What results do you want to see? Like some of the other questions we’ve explored in this summary, it’s easy to assume that this one is a little overly simplistic. Because, when you’re starting out with a new business, your initial dream results might be pretty simple. For example, maybe you just want your business to be profitable. If it’s turning a profit at all, you’re happy! Or maybe you want to connect with customers. You want people to love your business and to be satisfied with what you do. Both of these goals are pretty common desired results for a new business. But the author asserts that, if you want your company to be built to last, you have to think about the big picture. You have to ask yourself what results you ultimately want 5, 10, or even 50 years from now!
And the author believes that the answer to that question goes all the way back to your mission statement. So, developing your knowledge of your mission statement is easily the fastest and most effective way to determine the results you want. For example, if we return to our example about the mental health charity, we can say that your results might include reducing the suicide rate in your area, increasing the number of people who are referred for therapy, helping people access medication, or enabling your clients to lead a fulfilling and functional life.
So, if these are the results you hope to gain, your next steps become very clear. For example, you would work to ensure that programs are in place to meet each of these needs. You would monitor the programs and services you offer to determine their effectiveness. You would consider statistics, patient surveys, and reports from your various members of staff. And above all, you would adopt an attitude of constant growth that would motivate you to make changes when certain practices aren’t working. Similarly, the author acknowledges that you should also categorize your results by “short term goals” and “long term goals.” This will not only put your goals into perspective, it will make them more manageable and increase your chances of success. For example, “reduce the rate of depression in England” is an enormous goal! There is no way you could hope to accomplish it all at once or over night. But if you broke that goal down into bite-sized chunks, you could focus on small steps to target certain problems in specific areas of London. With consistency and time, this effort would pay off and result in the achievement of your ultimate goal.
Managing your goals in this way is a big and helpful step, but it’s not the last thing on your list! The last step the author suggests is to evaluate your results in two categories: quantitative and qualitative. Qualitative results are exactly what they sound like: they focus on examining the quality of your practices. An example of qualitative results would be receiving positive feedback from a patient who told you that your services had helped her battle her depression and improved her quality of life. This would provide you with genuine and personal evidence of your work’s effectiveness. Quantitative results, by contrast, are those which can be measured by statistics. They might be more boring than working with people, but they’re just as valuable! That’s because quantitative results can show you exactly how many people you’re reaching, how much you’ve earned, and how effective your efforts are as measured by percentages and statistics. So, be sure to use both standards to analyze your results!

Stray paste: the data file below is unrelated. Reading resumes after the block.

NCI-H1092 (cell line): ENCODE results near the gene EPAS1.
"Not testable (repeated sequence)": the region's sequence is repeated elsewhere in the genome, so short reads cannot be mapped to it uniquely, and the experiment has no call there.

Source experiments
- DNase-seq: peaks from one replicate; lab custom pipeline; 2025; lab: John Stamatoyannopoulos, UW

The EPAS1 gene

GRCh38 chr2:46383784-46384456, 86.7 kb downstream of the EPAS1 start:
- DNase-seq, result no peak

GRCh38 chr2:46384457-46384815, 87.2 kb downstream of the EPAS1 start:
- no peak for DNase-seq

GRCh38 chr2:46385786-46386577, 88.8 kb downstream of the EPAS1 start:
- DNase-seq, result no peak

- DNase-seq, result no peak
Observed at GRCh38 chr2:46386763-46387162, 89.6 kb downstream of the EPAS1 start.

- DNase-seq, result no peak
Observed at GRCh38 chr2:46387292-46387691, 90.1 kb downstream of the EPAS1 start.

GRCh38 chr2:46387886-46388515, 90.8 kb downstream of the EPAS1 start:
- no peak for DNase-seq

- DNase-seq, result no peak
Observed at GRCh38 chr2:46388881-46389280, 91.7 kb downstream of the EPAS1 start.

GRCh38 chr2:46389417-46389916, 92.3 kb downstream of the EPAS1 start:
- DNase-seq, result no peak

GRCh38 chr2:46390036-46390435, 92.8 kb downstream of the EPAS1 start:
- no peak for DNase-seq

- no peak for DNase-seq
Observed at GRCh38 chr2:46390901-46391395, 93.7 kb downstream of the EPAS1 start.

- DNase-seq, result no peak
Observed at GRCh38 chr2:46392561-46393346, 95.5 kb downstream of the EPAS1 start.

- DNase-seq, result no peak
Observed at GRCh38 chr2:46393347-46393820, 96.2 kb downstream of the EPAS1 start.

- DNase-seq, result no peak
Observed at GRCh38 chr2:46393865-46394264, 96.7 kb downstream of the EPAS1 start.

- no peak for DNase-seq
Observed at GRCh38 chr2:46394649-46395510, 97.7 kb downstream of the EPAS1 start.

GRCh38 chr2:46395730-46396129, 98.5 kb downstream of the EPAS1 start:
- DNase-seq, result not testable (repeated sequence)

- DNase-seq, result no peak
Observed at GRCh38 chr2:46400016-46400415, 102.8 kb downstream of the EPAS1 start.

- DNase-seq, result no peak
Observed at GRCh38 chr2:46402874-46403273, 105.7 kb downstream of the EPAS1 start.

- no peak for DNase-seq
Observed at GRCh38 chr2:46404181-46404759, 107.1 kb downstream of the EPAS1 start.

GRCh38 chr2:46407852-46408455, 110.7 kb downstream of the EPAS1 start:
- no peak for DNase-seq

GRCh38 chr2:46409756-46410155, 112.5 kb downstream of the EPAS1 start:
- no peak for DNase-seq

Chapter 4: Final Summary
Everybody wants their business to succeed. But we often fail to plan far enough ahead for the future. As a result, many new businesses fail while they’re relatively young — even if they were built on great ideas that could have stood the test of time! That’s why the author believes that we need a new business model. We need to reframe our business plan with the aim of creating a company that’s built to last. And if you follow these strategies, the author believes that you can reap your company’s rewards for years and years to come!
So, what makes a business last? The author observes that this success is due to a crucial mix of authenticity and innovation. Put simply, businesses that last are successful because they remain true to their mission statement while making necessary updates that empower their business to change with the times. Successful businesses also think critically about the results they want to see and the concrete steps they take to achieve those results. When implemented simultaneously, this combination of strategies will help your business achieve lasting success.